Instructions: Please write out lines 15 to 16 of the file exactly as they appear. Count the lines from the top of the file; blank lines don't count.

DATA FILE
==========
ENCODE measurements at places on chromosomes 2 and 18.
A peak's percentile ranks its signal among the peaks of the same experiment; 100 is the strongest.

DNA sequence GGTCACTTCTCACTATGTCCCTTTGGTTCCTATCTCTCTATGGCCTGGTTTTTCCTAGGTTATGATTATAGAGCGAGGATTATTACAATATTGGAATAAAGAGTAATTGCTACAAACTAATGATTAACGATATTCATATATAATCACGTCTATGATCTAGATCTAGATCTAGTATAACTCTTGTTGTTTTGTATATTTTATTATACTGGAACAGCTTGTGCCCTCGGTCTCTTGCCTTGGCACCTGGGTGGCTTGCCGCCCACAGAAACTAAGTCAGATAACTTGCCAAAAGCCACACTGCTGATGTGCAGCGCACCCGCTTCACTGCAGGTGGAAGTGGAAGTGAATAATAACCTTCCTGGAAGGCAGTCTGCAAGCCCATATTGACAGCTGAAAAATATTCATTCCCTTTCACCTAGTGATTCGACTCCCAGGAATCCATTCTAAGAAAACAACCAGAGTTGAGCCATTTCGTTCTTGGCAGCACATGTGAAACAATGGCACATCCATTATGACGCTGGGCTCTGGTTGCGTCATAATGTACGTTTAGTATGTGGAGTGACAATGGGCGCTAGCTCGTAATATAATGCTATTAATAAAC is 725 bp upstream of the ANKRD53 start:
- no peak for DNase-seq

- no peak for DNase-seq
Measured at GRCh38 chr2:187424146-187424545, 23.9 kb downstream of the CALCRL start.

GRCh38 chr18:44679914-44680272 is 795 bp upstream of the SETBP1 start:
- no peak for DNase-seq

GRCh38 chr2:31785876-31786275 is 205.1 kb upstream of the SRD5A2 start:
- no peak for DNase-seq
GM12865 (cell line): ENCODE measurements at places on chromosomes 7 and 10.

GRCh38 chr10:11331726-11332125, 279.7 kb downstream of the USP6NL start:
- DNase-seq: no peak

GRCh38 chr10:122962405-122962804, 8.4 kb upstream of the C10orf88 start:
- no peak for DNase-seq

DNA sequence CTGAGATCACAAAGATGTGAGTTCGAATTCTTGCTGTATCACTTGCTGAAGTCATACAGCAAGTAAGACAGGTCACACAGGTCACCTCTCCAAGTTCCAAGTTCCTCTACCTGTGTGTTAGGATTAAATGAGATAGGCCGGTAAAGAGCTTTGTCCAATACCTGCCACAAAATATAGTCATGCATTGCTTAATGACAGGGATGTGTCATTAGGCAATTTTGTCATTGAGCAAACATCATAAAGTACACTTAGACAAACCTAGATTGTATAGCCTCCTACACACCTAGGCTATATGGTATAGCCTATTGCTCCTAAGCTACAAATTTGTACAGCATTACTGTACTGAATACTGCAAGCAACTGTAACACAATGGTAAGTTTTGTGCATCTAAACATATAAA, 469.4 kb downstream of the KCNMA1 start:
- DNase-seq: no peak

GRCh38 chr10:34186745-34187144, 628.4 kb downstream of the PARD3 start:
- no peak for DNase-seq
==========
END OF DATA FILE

- no peak for DNase-seq

DNA sequence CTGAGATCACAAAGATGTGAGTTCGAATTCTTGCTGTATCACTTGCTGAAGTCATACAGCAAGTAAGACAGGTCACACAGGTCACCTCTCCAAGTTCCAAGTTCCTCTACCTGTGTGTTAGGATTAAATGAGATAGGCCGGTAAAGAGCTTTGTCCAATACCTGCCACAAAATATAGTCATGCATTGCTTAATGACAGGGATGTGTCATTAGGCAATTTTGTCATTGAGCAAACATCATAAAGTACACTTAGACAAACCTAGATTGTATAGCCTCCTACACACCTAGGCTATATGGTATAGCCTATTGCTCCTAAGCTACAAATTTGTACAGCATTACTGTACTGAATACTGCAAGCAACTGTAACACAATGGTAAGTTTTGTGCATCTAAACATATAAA, 469.4 kb downstream of the KCNMA1 start: